Paul urges Timothy to “have a lot of try” to do two things:
“Be diligent to present yourself approved to God, a worker who does not need to be ashamed, rightly dividing the word of truth.” (2 Timothy 2:15)
Even though the King James Version of this verse (so often used to try to encourage Christians to study their Bibles) translates this to read “Study to shew thyself approved unto God…” the first time Paul uses it really has to do with practicing a lifestyle.
Of course, studying God’s Word is essential, however this verse has to do with EVERY aspect of a person’s Christian life. It has to do with practicing a lifestyle across the board that results in being able to present ourselves to God with no shame.
Paul wanted Timothy…and he wanted us….to “have a lot of try” in this discipline.
The second time he told Timothy to “be diligent” it was for him to stop what he was doing and try his best to get to Paul as fast as possible.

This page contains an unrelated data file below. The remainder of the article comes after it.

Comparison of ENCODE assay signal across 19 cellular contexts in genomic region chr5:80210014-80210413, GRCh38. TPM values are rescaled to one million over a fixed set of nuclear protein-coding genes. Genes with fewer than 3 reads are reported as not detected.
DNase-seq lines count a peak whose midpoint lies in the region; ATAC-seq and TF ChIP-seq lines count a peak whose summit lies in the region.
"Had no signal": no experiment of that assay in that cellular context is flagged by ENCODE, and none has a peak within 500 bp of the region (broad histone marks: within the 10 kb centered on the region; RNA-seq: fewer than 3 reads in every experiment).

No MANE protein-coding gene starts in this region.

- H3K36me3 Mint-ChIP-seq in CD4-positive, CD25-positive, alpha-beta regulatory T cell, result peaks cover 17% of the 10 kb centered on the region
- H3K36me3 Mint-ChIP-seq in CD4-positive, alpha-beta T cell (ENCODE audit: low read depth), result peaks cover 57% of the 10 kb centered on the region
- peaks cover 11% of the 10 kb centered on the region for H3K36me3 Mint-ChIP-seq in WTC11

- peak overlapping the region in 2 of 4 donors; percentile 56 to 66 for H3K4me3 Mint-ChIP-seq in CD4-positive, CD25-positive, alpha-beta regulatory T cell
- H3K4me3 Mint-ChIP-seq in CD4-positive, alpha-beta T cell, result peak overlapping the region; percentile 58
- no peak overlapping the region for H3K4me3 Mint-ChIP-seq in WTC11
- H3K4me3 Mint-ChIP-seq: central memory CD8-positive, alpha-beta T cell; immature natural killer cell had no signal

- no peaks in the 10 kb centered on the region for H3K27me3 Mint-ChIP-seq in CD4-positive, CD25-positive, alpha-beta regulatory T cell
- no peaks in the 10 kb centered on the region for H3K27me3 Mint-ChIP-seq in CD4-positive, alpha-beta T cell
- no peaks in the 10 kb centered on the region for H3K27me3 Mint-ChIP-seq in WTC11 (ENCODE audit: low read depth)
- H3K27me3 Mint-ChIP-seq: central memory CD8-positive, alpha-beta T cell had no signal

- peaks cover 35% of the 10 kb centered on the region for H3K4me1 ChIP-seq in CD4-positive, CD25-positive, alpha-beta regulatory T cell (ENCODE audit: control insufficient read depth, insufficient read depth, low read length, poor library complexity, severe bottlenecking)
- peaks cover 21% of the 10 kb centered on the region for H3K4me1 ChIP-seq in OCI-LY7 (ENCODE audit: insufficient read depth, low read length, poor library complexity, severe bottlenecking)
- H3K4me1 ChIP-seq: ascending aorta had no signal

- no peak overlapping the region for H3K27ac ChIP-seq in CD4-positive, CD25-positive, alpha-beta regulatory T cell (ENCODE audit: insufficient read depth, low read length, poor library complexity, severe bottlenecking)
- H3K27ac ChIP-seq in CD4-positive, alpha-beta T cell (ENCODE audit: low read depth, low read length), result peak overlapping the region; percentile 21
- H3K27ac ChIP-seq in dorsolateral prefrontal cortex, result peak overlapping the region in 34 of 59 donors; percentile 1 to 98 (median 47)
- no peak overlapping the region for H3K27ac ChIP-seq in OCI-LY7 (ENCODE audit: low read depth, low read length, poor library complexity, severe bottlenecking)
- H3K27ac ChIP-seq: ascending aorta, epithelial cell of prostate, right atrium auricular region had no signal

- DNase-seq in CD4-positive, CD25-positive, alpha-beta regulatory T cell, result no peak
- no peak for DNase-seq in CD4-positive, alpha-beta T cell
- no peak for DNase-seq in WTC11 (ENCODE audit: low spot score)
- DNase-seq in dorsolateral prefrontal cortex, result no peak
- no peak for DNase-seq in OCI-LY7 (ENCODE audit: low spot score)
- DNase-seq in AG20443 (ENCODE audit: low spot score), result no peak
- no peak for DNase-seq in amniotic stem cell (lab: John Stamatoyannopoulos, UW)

“Be diligent to come to me quickly…” (2 Timothy 4:9)
So, then, sometimes God will urge us to “have a lot of try” in our Christian lifestyle and sometimes He wants us to “have a lot of try” in doing things He wishes for us to accomplish RIGHT NOW.
It bothers me to have to say that over the years I’ve noticed that there are many among us who want to be recognized for their spiritual excellence a whole lot more than they wish to exercise the discipline it takes to actually try to live a spiritually excellent life consistently.
Why is that?
It is because in order to “have a lot of try” we must first WANT “to have a lot of try.”
Many, frankly, lack the desire to be diligent in Christ. Too many Christians are content to practice a consumer-style quasi-Christian life.